Women under the social ambience in the male-centered society in which expressions such as 'man is the heaven and woman is the earth', ‘it goes ill with the house where the hen sings and the cock is silent’ and ‘a married daughter is no better than a stranger’ are prevalent, a country that demands chastity to women but tolerant towards concubines, and the chastity of women is more important than their lives are subordinate beings.

However, this is only a portion not the entirety of the facts that can explain the status of women during the Joseon Dynasty. Most importantly, the expression that a daughter is no better than a stranger appears to be erroneous based on various evidences of the status of women in the past. It can be seen that the society in general exercised substantial benefits and considerations for daughters and daughters-in-law who became widows.

During the Joseon Dynasty, the system of monogamy for marriage with higher authority of husband and father in the households. During the early years of Joseon Dynastic, daughters enjoyed substantial rights and were able to equally share the inheritance with their male siblings even after their marriage. Then, since the latter part of the 1700’s, the proportion endowed to the women began to dwindle increasingly. In addition, the tradition of men living with the parents of the wife after marriage disappeared and women began to live with the household of the parents-in-law, thereby becoming distanced from their natural parents’ household.

Instead, women managed to secure central status as the operator of the households. As such, although their rights as a daughter were reduced, their status as the lady of the house fortified. Women became the responsible person for the management of household economy and there even were women who accumulated and donated substantial wealth to the local society.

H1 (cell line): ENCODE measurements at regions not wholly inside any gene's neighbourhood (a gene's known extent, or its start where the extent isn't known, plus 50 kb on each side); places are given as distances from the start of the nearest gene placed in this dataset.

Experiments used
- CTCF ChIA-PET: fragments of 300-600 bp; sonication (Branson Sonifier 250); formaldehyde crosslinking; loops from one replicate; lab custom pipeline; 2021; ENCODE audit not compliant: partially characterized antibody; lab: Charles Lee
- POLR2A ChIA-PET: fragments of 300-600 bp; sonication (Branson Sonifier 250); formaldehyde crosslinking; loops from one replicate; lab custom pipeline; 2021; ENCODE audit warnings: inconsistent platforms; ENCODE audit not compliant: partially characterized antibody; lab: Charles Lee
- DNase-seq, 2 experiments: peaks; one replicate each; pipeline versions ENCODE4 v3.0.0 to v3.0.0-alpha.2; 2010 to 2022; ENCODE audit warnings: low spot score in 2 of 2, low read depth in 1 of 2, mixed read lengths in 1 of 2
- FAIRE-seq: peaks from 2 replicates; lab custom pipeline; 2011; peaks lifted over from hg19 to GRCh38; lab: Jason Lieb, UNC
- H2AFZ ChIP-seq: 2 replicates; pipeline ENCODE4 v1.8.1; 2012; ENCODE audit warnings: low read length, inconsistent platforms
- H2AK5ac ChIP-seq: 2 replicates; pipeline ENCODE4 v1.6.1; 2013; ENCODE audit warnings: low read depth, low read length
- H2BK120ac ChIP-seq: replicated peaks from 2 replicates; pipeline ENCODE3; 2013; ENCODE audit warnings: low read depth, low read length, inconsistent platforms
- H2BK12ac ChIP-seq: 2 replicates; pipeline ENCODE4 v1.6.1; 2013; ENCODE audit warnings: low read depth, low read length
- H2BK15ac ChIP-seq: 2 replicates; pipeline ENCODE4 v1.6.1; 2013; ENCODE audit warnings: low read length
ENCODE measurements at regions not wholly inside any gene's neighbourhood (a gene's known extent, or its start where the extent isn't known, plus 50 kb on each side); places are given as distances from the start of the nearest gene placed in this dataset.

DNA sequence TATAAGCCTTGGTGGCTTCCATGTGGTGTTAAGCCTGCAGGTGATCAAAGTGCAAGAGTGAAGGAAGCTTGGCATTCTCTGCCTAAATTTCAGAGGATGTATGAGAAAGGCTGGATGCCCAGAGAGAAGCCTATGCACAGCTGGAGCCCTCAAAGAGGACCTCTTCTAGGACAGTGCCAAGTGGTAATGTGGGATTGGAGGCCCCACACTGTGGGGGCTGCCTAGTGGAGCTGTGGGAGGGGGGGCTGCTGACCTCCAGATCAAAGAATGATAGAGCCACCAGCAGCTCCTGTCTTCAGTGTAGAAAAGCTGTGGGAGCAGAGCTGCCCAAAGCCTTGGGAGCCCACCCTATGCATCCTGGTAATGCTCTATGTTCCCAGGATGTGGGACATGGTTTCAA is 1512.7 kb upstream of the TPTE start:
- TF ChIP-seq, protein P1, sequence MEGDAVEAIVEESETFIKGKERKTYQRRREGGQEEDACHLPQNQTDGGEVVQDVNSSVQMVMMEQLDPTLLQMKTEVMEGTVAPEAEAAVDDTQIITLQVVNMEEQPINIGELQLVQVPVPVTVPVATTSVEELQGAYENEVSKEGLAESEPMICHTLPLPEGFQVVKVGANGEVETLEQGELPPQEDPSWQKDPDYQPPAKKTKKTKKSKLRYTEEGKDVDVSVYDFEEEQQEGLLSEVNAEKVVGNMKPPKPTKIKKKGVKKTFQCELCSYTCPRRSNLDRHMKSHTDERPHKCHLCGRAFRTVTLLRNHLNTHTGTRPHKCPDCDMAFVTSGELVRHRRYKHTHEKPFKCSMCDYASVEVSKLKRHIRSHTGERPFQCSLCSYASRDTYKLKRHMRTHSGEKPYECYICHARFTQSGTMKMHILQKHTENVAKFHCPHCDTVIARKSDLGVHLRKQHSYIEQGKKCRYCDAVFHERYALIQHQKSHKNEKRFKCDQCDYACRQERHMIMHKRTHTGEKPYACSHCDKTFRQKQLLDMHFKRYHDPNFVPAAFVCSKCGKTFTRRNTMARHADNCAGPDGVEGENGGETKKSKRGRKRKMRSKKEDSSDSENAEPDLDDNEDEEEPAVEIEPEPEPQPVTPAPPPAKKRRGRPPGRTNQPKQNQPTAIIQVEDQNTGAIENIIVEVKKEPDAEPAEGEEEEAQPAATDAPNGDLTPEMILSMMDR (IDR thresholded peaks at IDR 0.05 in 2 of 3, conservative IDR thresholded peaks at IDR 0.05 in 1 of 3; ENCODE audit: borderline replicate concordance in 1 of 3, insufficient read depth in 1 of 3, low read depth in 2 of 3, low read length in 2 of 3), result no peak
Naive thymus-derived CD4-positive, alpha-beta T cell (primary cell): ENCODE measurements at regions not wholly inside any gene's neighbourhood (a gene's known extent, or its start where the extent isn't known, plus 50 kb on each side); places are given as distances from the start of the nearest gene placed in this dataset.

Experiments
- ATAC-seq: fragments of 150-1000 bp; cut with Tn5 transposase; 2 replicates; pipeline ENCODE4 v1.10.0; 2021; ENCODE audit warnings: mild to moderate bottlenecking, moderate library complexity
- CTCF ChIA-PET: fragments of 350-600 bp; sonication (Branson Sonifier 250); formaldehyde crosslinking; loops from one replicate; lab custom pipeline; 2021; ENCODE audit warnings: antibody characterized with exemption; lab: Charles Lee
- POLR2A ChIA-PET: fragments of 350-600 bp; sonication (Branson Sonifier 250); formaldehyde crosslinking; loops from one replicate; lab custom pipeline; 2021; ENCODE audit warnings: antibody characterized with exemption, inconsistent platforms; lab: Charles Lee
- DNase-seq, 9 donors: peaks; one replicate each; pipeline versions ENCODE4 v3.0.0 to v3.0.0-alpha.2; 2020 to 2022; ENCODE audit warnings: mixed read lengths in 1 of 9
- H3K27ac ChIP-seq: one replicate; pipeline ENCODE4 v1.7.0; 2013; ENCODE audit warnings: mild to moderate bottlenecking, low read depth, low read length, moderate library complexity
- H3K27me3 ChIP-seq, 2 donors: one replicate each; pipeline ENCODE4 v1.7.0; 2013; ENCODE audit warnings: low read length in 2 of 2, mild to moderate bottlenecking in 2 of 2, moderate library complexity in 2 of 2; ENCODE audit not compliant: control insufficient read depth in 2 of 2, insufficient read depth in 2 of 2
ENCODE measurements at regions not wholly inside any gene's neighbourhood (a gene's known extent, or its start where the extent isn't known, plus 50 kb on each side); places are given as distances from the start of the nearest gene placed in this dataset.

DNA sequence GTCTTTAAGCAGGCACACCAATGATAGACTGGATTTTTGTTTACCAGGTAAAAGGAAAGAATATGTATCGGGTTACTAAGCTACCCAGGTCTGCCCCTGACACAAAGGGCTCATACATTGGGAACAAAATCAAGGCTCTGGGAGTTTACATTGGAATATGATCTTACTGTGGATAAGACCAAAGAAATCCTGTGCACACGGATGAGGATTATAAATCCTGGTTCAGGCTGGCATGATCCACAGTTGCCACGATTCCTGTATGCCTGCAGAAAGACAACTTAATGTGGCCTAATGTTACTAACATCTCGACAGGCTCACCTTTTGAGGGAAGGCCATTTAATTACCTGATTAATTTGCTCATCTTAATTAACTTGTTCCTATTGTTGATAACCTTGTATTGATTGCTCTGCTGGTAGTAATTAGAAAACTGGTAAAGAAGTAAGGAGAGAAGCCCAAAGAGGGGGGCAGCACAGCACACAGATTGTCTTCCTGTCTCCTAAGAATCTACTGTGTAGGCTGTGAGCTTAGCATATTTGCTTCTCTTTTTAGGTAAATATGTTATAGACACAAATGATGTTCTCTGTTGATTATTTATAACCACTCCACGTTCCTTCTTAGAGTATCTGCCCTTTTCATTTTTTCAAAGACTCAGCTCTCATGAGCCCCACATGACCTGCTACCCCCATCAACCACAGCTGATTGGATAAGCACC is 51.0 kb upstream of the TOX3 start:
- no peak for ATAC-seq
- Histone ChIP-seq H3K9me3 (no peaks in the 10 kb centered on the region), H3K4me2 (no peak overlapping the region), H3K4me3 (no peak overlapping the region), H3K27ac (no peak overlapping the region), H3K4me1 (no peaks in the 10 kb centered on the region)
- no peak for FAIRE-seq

Most importantly, from the perspectives of women, Joseon Dynasty was greatly different from the Goryeo Dynasty in terms of the education for women that the government executed. The government published and distributed booklets with lessons written in Korean language in order to recommend various comportments that women ought to exercise. In the process, the government also fortified the norms for women based on the Confucian beliefs.

However, revolutions in history are always initiated by unintended events. This policy that the government pursued gave the written words (Hangeul) for Korean language to women. Hangeul, which is easy to learn and write, enabled women to free them from illiteracy. Reading books that began with the lesson booklets for women naturally progressed into writing of literatures by women to the extent of women learning to read and write Chinese characters as well. As such, the project aimed at educating and edification of women eventually led to enabling women to equip themselves with ‘knowledge’.